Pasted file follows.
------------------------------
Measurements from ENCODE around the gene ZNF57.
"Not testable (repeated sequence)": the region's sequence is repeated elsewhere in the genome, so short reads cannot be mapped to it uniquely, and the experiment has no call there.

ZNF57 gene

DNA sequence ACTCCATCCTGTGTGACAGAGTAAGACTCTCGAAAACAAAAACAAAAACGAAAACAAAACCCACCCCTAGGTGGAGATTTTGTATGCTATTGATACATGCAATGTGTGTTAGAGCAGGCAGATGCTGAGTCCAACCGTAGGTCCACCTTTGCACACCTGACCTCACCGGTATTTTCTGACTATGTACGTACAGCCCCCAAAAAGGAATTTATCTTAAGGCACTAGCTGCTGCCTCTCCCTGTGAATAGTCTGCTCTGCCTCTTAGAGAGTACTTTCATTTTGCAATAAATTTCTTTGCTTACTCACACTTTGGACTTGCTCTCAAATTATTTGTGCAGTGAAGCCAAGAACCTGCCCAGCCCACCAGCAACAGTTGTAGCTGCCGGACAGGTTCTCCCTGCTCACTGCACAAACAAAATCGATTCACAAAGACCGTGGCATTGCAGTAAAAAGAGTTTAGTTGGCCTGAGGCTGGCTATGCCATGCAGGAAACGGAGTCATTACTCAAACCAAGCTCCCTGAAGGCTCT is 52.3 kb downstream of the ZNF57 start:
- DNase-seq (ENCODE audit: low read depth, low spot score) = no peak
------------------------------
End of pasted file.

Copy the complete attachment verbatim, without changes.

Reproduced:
Measurements from ENCODE around the gene ZNF57.
"Not testable (repeated sequence)": the region's sequence is repeated elsewhere in the genome, so short reads cannot be mapped to it uniquely, and the experiment has no call there.

ZNF57 gene

DNA sequence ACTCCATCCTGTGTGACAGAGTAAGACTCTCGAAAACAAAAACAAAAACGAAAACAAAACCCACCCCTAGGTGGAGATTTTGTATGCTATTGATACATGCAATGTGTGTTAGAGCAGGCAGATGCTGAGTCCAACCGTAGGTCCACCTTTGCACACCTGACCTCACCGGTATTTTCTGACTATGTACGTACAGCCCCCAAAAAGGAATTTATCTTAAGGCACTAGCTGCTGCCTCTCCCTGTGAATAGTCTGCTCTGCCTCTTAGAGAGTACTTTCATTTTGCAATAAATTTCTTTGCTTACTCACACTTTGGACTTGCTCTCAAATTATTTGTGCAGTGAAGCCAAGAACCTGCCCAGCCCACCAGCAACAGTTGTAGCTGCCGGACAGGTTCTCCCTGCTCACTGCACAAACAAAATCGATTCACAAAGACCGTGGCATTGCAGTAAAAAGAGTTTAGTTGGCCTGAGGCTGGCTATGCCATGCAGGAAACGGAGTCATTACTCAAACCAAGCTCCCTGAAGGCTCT is 52.3 kb downstream of the ZNF57 start:
- DNase-seq (ENCODE audit: low read depth, low spot score) = no peak